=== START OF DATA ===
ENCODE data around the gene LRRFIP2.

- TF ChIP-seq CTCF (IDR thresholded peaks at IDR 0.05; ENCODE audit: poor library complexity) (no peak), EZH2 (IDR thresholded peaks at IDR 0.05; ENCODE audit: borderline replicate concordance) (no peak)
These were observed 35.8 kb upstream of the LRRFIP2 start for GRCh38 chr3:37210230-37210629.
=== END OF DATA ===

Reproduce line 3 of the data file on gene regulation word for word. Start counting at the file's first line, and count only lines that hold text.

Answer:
These were observed 35.8 kb upstream of the LRRFIP2 start for GRCh38 chr3:37210230-37210629.